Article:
Alert Carolina

Alert Carolina is an initiative started at UNC in 2008 as a way to improve campus safety in the wake of the Virginia Tech shooting. Alert Carolina includes a text-alert system and sirens.

There are six sirens spread across campus that are designed to be heard by people outside. The sirens are used for four situations: an armed and dangerous person on or near campus, a major chemical spill or hazard, a tornado sighting or a different emergency determined by the Department of Public safety. The sirens are tested several times a year.

If the department determines a situation is serious but doesn’t warrant sirens, notifications are placed on the Alert Carolina website. The emergency situations committee determines if a text message is necessary.

They will send four different kinds of messages.

  1. Emergency warning is issued if there is a significant emergency or immediate threat to the health or safety of people on campus — such as an armed and dangerous person on campus, major chemical spill or a tornado warning issued for Chapel Hill and Carrboro.
  2. Timely Warning is issued if there is a continuing danger affecting the campus community and notification will not compromise law enforcement efforts — such as reports of a homicide, sex offense or robbery.
  3. Informational messages are issued if a situation is not an emergency and does not pose an immediate threat to the campus community, but is of significant interest to the campus. These messages are intended to tell people to be aware of a particular situation. For example, an alleged assault occurring on or near campus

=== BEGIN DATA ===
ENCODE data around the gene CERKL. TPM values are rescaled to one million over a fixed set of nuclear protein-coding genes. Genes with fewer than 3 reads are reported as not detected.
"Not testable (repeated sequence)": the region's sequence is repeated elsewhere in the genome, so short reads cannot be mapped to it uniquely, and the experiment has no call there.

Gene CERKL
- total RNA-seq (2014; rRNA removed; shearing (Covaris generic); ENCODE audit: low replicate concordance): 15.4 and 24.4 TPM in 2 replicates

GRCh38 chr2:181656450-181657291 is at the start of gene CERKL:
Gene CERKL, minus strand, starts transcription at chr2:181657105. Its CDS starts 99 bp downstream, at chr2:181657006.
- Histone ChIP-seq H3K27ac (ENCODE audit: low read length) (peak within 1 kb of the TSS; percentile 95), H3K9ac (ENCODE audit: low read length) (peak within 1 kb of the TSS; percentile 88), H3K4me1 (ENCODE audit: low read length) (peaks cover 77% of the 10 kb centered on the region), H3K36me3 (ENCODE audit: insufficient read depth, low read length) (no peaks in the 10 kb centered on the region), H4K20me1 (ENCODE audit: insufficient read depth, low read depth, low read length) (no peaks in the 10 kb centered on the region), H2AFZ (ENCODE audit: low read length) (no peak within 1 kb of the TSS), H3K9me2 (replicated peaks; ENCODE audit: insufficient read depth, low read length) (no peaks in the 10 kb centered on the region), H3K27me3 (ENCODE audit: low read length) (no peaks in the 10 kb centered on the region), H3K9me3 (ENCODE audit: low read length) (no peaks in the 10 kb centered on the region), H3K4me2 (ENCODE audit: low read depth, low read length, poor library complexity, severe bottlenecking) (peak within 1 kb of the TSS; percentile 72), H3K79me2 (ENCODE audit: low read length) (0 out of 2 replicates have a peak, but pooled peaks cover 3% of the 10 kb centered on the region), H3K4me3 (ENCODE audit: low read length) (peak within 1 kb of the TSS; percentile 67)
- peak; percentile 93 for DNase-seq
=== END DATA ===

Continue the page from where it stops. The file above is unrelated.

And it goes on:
4. Adverse weather messages are issued when a tornado watch or severe thunderstorm warning is issued by the National Weather Service for Orange County.

The Daily Tar Heel tags stories to make it easier for you to find our more about topics you care about. Consider it a Wikipedia for all things UNC.

Alert system claims success

Tuesday’s test of the Alert Carolina system was marked in part by a drastic increase in the efficiency of the text message alerts. Nearly 40,000 text messages were sent in a fraction of the time it took to send the messages last year, said Priscilla Alden, assistant vice chancellor for ITS user support and engagement.

Alert Carolina has changed

The University will test its emergency sirens today between noon and 1 p.m. as part of the safety awareness campaign Alert Carolina.The campaign, which strives to be the go-to information source for the UNC community in times of crisis, has evolved since its conception in March 2008.

Alerting Carolina

Administrators are ramping up advertising of the University's emergency notification system this fall in an effort to combat low sign-up rates.

Siren test reveals some gaps

One minute before noon Wednesday, the Alert Carolina safety campaign launched with an emergency siren that could be heard – for the most part – all around campus.

Emergency sirens to be tested

UNC’s new emergency siren system is in place and will undergo additional testing this semester, University officials said. The four sirens are designed to alert those in the area of an emergency situation. Shaped like a stack of large, off-white discs, they are mounted on 50-foot-tall poles at three locations on the main campus and one other University-owned site. The sirens will sound in case of a tornado, an “armed and dangerous person” or a major chemical spill or other hazard in the area, according to the Alert Carolina Web site.